I knew it had to happen. Up until this point I wholeheartedly believed that any business could benefit from greater exposure by participating on the social Web, but today I advised a company that the social web is not the right place for them to be investing their time, at least at this time.
As a marketing strategist, I believe it’s my job to counsel holistically. After carefully listening to my clients talk about what they do for their clients and how they do it, who their clients are and how their clients find them, I arrived at my recommendation: no social, not now.
Why not social networking?
- It was not because they weren’t interested; they were very eager to understand the underlying principles and tools.
- It was not because they are “un-teachable.”
- It was not because they work “in the field” and are not in front of a computer all day.
- Because the work they do for their clients is highly sensitive and confidential.
- Because their business relationships are built upon an extremely high level of trust. Because they must be very cautious about the footprint they leave on the Internet.
- Because they are very successful. Their new business comes from steady personal referrals by clients who have received discreet, confidential service from them.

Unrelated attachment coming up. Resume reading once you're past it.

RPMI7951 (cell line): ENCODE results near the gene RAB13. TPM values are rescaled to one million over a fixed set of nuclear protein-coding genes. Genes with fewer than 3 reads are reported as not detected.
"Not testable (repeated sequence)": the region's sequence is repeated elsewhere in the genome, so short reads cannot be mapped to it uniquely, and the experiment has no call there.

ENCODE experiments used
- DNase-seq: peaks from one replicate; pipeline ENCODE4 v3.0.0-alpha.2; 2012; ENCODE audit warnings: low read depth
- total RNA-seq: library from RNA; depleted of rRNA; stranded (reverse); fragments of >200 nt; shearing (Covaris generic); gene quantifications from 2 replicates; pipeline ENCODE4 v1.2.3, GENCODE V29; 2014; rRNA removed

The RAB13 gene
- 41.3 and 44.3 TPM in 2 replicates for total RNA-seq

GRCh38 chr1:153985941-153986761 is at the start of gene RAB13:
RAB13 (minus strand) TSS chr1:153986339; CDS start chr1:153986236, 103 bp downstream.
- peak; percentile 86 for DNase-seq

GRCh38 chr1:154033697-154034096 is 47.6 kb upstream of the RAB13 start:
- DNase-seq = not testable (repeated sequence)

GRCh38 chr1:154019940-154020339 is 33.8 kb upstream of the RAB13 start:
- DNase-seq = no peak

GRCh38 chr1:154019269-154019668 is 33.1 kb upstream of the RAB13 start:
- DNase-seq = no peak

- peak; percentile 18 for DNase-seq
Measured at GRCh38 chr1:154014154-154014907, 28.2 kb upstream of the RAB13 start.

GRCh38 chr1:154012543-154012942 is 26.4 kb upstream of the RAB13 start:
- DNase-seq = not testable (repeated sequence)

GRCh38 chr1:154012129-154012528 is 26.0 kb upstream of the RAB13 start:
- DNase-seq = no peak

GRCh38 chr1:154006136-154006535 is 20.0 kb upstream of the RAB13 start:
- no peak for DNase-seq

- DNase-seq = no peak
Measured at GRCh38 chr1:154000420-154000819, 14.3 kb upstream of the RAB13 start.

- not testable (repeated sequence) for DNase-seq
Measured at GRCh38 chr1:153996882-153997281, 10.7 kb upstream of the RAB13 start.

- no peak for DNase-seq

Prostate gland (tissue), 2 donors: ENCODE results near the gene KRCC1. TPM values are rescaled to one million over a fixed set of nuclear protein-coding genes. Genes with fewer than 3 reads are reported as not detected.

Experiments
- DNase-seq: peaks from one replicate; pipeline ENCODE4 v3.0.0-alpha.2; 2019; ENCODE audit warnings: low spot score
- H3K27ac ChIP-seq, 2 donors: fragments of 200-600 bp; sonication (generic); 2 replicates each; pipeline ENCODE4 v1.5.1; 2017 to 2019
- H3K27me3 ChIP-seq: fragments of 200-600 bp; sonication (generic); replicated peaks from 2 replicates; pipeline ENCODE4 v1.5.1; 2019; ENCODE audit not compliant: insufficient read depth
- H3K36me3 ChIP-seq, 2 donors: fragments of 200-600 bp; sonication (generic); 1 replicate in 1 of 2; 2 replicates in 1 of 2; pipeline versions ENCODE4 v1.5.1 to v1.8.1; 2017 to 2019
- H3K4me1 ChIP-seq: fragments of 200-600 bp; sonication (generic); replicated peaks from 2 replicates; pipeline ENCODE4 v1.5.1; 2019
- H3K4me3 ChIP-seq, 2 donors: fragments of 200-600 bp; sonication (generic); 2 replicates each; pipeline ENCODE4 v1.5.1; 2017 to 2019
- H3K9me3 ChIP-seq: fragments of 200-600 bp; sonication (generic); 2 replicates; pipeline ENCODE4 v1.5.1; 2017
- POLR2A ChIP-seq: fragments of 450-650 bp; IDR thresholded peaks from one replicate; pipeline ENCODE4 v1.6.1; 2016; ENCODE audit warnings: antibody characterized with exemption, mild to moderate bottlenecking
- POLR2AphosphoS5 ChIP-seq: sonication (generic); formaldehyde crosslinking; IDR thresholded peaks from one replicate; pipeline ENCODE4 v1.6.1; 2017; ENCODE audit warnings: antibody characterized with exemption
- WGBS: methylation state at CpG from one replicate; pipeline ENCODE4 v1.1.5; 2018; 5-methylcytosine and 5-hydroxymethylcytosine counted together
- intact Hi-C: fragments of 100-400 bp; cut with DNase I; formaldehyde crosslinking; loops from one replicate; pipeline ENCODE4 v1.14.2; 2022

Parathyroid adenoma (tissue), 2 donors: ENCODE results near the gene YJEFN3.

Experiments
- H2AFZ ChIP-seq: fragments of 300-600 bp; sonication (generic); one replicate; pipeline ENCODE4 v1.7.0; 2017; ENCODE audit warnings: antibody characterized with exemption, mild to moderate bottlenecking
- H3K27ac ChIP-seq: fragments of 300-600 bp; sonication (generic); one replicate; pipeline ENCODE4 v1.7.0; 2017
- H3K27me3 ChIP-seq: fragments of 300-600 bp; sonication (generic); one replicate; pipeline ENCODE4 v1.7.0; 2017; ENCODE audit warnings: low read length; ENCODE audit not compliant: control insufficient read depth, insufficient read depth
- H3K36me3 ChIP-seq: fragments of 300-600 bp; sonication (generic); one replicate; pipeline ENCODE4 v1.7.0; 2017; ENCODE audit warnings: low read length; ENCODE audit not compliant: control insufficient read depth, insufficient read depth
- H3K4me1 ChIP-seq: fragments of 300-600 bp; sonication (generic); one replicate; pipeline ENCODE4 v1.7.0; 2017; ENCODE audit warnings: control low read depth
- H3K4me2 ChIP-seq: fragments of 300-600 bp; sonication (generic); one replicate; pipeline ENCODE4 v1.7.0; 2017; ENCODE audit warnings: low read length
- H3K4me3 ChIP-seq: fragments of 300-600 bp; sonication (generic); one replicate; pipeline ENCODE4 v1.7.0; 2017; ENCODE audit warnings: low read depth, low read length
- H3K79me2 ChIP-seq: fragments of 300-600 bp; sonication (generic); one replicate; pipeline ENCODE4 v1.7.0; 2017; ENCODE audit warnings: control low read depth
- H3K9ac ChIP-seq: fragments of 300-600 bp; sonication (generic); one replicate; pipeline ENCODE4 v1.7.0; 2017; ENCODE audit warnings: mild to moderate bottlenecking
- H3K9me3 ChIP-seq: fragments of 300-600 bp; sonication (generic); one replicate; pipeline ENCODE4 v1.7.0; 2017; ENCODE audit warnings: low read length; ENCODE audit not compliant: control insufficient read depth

In my opinion, the kind of trust this company develops among their clients and referrals is not the kind that you can build via status updates, publicly sharing interesting articles, or websites, discussions on trending topics, quizzes, posting family photos, pushing out a blog post, or any of the other “stuff” we do on social networks. In fact, it would be counterproductive to their reputation as confidants if they were to participate even generically. At least until the wild social web settles down a bit and is more predictable. (The larger my Twitter network becomes, the more spam I’m getting! UGH!)
This situation is not all that different for lawyers who counsel highly visible businesses and individuals requiring extreme measures of confidentiality.
I know, first hand, that many marketers are eager to tap into social media and networking as an extension of their firm’s business development tactics; especially now when new clients are a precious discovery. And, I’m a big proponent of bringing lawyers, even reluctant ones, into the social online fold. But…..
Sometimes it’s just not the right fit and I believe we have to fight the urge to fit everyone into this latest media trend in order to serve our clients well.
How are you working with your lawyers or professionals to help them to decide if social online is right for them? Are you listening to them? Are you familiar with their clients? Or, do you think its right for everyone?